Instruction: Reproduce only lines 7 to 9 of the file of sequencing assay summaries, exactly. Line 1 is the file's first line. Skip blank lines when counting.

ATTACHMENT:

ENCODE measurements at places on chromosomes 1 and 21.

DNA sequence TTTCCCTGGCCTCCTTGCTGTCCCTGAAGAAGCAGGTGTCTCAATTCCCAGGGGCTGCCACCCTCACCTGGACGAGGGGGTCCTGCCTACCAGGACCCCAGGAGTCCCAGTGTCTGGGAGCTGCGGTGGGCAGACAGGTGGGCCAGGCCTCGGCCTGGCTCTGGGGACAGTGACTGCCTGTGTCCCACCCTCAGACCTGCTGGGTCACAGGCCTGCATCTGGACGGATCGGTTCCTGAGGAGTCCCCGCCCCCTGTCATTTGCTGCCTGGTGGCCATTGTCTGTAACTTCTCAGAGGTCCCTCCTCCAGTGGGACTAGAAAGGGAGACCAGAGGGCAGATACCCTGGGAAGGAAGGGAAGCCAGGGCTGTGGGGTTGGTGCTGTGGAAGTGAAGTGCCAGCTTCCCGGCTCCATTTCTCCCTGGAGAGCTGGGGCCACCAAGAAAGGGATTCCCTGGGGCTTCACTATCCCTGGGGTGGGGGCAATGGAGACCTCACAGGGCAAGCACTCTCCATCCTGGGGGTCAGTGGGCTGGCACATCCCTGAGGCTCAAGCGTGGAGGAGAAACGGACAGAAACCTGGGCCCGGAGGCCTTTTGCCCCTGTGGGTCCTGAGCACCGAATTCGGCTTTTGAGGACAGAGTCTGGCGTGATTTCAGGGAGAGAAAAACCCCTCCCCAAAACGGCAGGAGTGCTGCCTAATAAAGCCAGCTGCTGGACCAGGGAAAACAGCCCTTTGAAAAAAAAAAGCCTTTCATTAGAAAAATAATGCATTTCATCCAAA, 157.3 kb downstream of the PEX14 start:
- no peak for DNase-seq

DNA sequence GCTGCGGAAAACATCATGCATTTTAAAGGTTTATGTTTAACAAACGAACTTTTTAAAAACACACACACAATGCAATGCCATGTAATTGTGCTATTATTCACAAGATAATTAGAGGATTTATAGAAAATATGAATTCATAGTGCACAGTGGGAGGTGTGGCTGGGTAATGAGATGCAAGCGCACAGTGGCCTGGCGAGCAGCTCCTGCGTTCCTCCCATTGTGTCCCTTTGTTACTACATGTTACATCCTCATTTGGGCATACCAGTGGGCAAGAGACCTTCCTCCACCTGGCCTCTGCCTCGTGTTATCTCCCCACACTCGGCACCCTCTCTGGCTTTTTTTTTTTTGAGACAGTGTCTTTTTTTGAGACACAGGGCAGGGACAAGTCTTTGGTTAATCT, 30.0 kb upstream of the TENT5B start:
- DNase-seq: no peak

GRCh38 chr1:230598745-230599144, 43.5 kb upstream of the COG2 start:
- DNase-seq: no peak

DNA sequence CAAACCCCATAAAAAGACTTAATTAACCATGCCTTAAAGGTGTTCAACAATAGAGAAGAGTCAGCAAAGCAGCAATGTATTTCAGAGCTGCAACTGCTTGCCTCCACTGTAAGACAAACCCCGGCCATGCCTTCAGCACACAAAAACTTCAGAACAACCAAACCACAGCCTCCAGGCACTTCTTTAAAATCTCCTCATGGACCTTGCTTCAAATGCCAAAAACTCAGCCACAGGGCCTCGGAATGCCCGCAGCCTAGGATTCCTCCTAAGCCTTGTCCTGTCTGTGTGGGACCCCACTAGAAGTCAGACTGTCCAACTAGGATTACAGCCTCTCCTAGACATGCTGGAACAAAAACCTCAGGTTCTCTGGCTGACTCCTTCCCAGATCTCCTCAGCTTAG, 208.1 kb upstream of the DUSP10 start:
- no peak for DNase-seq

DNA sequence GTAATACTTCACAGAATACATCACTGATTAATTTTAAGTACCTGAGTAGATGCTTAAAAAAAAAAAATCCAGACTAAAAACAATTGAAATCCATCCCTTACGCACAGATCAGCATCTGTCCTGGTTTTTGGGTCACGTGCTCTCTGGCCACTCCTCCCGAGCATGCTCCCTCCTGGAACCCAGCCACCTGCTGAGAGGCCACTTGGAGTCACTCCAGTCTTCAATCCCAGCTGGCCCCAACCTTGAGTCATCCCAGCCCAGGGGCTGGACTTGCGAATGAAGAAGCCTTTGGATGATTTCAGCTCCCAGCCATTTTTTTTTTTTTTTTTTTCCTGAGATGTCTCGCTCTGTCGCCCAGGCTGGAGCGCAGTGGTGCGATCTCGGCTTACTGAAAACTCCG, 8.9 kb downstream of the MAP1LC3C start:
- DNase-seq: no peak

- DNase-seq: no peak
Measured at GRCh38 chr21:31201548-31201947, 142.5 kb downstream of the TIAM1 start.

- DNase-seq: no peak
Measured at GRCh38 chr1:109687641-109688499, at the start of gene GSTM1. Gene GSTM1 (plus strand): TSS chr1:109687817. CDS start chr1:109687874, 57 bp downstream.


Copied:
- DNase-seq: no peak

DNA sequence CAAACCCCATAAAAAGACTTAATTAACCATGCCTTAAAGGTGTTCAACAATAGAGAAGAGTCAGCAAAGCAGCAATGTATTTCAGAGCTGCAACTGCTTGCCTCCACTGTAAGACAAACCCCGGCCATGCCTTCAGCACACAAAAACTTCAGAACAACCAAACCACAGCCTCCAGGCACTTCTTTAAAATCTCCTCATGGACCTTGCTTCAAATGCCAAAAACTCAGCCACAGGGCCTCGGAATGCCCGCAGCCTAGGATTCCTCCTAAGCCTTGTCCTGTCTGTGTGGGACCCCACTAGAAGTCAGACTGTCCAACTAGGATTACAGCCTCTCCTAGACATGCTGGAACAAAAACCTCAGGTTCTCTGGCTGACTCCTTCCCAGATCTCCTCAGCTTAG, 208.1 kb upstream of the DUSP10 start:
- no peak for DNase-seq